The onset of war does not negate the unprecedented antiwar activism in recent weeks and months, nor does it provide reason to diminish our efforts. Quite the contrary.
Struggle for change should not be apocalyptic. The task is to steadily amass growing commitment to prevent U.S. imperial, anti-democratic, illegal, and immoral assaults on defenseless third world nations. We must persist in our rejection of war on Iraq, on Iran, on Syria, on Venezuela, on North Korea.
The FBI has reported that “the intensity and scope of opposition to a U.S.-led war against Saddam Hussein has grown to levels that far exceed any such opposition that existed in 1991.” (Wilgoren, NYT, 3/19/03) We haven’t prevented this war, but that is not the key point in assessing our efforts. The key point is that our efforts to prevent immoral wars are growing ever larger and ever more effective, and are on a path — a long path, to be sure — toward not only preventing such wars but then removing their institutional causes.
We should not apply wrong standards to our efforts. We should not snatch defeat from the jaws of victory.
The assault on Iraq will be horrific. The risk to citizens there and to people around the globe will be enormous. But, at the same time, the emergence of massive, coordinated, and rapidly escalating and maturing movements against war and corporate globalization across the planet is more than just hopeful, exciting, and optimistic. It is the stuff of new worlds.
There are now two super powers in the world, the New York Times told its readers, after the February 15th demonstrations.
On one side there is the U.S. military machine. On the other side, there is international public opinion.
True, the latter has not yet restrained the former. But we need to understand our achievements and step up our efforts. We should not mourn our failure to prevent war as if it means we are on a losing trajectory.
Objective assessment is good but defeatism will reduce our potentials even when the prospects for victory have never been nearer.
We hope the following questions and answers will help activists deal with the difficult, chaotic conditions likely to confront us in the immediate days and weeks ahead.
(1) What is the point of demonstrating and organizing? How can it win? When can it win?
We demonstrate in order to win outcomes that we desire — it could be higher wages, it could be affirmative action, it could be a new law, or, as now, it could be preventing or terminating a grotesque war.
Activism does not rationally convince elites to change their policies. Nor does activism massage their hearts and lead to a moral transformation.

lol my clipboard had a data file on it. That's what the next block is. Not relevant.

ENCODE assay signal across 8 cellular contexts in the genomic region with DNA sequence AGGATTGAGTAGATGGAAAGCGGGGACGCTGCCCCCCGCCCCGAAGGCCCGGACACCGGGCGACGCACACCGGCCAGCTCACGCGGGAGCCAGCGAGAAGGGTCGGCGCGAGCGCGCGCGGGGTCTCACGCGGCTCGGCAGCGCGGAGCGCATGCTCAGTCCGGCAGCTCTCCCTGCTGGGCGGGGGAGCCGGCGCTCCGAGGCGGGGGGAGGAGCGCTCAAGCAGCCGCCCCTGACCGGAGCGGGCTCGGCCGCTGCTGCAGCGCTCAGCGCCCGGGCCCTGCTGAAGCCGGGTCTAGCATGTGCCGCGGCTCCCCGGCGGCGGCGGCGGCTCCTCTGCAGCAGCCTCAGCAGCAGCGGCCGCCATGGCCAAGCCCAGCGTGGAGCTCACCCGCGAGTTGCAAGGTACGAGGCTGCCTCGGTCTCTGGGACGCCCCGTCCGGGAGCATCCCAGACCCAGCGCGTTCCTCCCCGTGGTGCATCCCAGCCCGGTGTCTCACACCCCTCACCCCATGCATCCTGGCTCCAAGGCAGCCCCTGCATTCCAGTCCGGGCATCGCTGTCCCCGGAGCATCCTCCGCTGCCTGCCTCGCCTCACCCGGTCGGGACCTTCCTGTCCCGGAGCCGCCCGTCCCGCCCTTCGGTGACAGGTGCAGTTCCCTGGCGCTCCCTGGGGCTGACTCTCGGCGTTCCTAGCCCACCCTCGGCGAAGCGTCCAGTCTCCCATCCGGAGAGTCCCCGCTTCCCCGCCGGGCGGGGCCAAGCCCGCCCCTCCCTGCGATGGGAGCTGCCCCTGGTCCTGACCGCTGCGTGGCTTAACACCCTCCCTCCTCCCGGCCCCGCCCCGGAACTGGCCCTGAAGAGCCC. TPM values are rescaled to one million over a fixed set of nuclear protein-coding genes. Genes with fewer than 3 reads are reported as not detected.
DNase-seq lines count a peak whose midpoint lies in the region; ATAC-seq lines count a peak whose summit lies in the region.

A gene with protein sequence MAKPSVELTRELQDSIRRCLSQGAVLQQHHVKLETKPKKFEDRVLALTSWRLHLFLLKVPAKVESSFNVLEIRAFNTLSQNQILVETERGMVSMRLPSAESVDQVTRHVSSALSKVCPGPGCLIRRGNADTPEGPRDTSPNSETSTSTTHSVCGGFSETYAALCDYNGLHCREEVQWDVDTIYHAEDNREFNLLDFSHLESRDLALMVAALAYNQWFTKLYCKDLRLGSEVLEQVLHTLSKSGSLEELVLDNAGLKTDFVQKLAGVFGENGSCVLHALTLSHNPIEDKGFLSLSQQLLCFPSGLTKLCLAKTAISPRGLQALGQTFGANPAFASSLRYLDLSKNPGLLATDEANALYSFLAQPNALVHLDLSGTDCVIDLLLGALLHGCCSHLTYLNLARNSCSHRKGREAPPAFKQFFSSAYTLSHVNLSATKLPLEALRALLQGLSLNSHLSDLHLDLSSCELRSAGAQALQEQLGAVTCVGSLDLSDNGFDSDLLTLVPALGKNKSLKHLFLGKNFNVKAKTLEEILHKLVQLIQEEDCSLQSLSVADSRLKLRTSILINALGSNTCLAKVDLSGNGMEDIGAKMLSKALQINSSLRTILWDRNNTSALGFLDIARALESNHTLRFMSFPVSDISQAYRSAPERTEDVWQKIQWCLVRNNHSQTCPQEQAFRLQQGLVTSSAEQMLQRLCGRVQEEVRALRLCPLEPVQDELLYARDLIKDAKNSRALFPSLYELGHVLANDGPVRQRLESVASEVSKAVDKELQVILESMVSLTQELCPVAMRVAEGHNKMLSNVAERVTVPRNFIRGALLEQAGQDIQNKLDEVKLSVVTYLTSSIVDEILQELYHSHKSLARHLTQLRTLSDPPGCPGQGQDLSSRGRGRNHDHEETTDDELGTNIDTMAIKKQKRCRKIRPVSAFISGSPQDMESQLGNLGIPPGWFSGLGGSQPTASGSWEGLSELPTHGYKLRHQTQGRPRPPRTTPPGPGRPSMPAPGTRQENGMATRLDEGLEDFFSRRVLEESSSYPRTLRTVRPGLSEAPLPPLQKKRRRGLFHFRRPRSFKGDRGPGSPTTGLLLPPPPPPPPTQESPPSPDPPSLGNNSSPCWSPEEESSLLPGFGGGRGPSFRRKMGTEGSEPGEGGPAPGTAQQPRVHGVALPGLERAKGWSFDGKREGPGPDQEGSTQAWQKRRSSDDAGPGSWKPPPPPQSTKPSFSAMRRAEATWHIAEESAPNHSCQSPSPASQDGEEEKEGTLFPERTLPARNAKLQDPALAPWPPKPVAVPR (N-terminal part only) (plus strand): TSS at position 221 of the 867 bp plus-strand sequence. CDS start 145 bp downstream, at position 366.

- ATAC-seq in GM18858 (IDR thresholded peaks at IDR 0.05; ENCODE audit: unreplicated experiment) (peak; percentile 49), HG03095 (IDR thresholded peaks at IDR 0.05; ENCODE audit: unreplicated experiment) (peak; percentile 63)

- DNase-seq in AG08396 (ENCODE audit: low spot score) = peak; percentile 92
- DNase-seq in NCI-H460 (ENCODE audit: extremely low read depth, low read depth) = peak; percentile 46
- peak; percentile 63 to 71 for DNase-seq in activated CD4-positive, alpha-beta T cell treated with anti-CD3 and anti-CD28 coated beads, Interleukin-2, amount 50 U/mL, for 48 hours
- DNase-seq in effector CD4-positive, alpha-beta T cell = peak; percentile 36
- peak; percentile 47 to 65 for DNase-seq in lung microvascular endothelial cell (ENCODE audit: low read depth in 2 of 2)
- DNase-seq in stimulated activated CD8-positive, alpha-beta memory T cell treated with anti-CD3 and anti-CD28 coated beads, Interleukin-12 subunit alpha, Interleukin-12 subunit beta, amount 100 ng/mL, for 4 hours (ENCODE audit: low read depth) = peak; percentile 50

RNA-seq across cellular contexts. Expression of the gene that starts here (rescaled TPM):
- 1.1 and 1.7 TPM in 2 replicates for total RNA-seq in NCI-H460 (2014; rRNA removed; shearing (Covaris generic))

Activism wins when it creates conditions within which elites making critical decisions feel they have no choice but to change their behavior. They change when they decide that to pursue their policies and otherwise ignore popular demands, with the risk that this will energize dissent, is a worse course of action for them than not doing so.
In the case of war in Iraq, subsequent occupation of Iraq, and then war against other victims of the U.S. Empire, the U.S. government — the “Asses of Evil” — is seeking to change the rules of international relations. They want increased control over oil and the power to broker and coerce outcomes that that control bestows. They want to demonstrate U.S. power to intimidate, and they want to weaken and perhaps literally destroy international law so that it cannot restrain their options and choices. But mostly it seems that they want to create a unipolar world in which military might — which Washington monopolizes — is the only currency, and thus which the U.S. rules.
Our dissent must raise very substantial costs for elites, creating a situation in which they decide that the pursuit of their aims is no longer advisable because the dissent it engenders is too costly to their interests. Instead of gaining greater power and sway as they desire from war, elites must face the prospect that the war’s side-effect creation of popular opposition actually threatens to reduce their power and sway.
When can a movement raising such a threat win? At any moment. It has, for example, already convinced large sectors of owners and political leaders that war against Iraq is too risky for what they value most: their authority. These elements, including whole governments, now oppose war. When dissent convinces enough elite elements that war risks their interests, the policies will be abandoned.
(2) What are the right issues on which to focus in order to be most effective? Should our efforts be single or multi-issue?
A movement is effective to precisely the extent that it conveys to elites an indication that continued rejection of the movement’s demands will lead to growing costs and risks for them. In our current case, the movement must convey that continued pursuit of war and occupation in Iraq, and then subsequent war against other targets, will produce an opposition that elites simply don’t want to bring into existence. This is the logic of dissent and of elite reactions to it.